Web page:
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Showing results for tags 'Kent Haruf'.
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I read this for my new-to-me IRL book group and loved it. The book takes place in and around the fictional town of Holt, Colorado, which is in eastern Colorado, so not very close to the mountains--it's big wide open spaces. The book tells the story of the intertwined lives of some of the residents of Holt and the surrounding area. Each character is fully realized and has his or her own personality and manner of speaking. There are two old men in the story who could have sounded exactly alike, but I could immediately tell them apart based on their senses of humor and degree of brusqueness. All of the characters are like that. This is a very gentle book. There are a few bad actors, but most of the characters are doing their best to care for others and be kind and generous. Apparently, this is the first of a trilogy and I plan to read the next 2 books, although not before our book club meeting.
Addie and Louis are both neighbours and long since widowers. One day Addie, out of loneliness and desire for human contact, asks Louis if he would agree to sleep with her at night. Not sex, just sleeping in the same bed as it is the thing she misses most about having a partner and she is struggling to sleep. Louis agrees and slowly they build a strange but comforting little routine and it begins to grow. When Addie's son and wife have troubles, she agrees to look after her grandson for a while and Addie and Louis enjoy this new little family that they have stumbled happily into. But not everyone is happy about their friendship. This is very short read, 179 pages, but it is a completely moving and beautiful book. Brave and sad. By the end, tears were streaming down my face and I was completely heartbroken by the entire book; the story, the characters, the writing. I cannot recommend it highly enough.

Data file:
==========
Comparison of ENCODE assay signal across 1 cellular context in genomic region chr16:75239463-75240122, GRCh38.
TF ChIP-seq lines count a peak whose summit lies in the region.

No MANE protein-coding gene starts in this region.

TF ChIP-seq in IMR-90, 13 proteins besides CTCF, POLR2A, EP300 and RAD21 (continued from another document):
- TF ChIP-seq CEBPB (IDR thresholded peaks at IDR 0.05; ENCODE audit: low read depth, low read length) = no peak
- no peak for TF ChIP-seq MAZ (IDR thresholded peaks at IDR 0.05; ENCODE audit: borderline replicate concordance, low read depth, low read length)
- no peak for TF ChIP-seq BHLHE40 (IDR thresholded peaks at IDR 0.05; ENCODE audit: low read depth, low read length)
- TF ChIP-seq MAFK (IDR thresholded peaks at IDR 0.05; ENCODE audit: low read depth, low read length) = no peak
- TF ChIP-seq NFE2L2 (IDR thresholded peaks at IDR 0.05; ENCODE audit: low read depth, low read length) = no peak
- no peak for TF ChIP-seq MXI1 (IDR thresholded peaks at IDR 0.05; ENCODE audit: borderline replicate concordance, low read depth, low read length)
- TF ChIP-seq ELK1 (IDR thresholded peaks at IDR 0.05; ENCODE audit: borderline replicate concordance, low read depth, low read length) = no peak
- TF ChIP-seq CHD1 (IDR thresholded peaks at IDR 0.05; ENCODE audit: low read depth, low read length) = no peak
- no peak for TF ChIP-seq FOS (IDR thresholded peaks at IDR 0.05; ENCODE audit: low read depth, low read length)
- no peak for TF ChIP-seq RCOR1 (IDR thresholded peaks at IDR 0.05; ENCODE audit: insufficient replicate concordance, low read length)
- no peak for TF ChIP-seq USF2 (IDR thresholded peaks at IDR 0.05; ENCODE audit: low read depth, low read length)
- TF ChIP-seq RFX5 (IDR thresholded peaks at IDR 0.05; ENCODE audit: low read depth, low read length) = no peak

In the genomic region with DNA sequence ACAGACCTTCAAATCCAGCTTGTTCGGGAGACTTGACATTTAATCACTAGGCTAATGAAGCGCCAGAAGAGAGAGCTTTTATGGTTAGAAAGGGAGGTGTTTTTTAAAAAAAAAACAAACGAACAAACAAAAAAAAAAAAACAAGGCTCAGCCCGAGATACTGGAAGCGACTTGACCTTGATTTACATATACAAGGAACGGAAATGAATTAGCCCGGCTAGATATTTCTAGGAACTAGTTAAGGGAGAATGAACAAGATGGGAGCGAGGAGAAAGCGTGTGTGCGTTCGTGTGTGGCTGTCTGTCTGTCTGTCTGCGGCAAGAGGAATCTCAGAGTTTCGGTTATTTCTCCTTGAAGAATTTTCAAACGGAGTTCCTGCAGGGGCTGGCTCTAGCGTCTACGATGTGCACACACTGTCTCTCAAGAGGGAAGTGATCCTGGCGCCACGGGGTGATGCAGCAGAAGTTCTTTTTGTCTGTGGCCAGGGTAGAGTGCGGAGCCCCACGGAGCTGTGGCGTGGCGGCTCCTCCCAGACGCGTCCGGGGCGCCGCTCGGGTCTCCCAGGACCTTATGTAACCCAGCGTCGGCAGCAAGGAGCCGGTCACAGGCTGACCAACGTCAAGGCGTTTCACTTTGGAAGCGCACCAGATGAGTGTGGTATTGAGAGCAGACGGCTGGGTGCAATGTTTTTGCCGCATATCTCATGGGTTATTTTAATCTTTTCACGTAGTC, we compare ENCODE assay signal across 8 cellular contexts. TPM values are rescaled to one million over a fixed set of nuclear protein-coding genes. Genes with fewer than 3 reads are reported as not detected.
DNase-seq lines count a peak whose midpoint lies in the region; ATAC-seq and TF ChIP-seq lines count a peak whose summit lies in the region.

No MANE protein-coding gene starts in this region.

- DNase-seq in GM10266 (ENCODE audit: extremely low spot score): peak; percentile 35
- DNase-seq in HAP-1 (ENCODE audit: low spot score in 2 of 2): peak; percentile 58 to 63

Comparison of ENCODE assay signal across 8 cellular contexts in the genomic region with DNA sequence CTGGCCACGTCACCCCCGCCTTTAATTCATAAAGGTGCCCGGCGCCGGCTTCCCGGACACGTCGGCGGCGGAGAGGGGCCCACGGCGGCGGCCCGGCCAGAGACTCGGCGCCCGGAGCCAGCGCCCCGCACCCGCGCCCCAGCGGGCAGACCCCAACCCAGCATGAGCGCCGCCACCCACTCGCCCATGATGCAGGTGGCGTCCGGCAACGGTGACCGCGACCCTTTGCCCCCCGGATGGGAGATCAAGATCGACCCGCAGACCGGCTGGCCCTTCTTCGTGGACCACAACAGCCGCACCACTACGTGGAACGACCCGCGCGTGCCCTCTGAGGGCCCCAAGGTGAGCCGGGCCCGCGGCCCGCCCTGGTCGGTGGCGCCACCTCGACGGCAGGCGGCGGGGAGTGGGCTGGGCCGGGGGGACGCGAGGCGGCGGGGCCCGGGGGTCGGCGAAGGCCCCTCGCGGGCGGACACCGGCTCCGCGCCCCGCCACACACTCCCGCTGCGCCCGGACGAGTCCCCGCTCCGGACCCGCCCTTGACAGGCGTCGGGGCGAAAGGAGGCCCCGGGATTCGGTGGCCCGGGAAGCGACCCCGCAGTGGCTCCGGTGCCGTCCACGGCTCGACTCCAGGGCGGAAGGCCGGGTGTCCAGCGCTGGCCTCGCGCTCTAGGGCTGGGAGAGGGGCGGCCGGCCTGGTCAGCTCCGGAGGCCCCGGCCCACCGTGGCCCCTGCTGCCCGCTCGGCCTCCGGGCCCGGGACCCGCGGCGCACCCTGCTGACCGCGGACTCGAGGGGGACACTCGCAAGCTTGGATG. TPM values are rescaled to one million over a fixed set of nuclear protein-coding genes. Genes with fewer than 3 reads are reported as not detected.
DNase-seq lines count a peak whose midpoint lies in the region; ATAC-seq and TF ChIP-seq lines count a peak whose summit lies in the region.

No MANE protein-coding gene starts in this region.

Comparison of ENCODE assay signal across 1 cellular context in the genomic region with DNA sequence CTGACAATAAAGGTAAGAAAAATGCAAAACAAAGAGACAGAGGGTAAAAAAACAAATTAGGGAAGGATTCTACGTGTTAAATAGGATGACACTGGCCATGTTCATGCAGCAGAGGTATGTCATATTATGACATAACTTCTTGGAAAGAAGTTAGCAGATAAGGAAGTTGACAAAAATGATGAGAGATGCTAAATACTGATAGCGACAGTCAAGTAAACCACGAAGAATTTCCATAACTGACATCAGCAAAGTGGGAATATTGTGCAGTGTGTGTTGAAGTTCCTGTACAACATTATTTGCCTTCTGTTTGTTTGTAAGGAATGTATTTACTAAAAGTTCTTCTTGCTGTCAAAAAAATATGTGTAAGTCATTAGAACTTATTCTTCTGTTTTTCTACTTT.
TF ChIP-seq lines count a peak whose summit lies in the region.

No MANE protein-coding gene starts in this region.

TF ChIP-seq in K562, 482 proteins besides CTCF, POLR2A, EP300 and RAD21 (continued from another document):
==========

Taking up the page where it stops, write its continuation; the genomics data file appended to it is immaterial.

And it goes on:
I have a sense of loss now that I've finished this excellent novel, only started last Friday. It is set in the fictional small town of Holt in Colorado, the state where the author lives. It begins with the town's hardware store owner, Dad Lewis, learning that he hasn't got long to live. Gradually the scenario expands to encompass not just past events in his and his family's life but also those of other 'ordinary' people in the town. It isn't written in an old-fashioned saga-type style but economically in short and vivid scenes that illiuminate disparate lives. The conversations are dry and plain and the author's narration is similar. The absence of quotation marks around speech emphasises this dryness and plainness. One evening young Reverend Lyle is walking round the town: "People in their houses at night. These ordinary lives. Passing without their knowing it.........The precious ordinary." The novel was short-listed for the Folio prize. I must now read the two earlier novels, Plainsong and Eventide, also set in the High Plains and very well reviewed.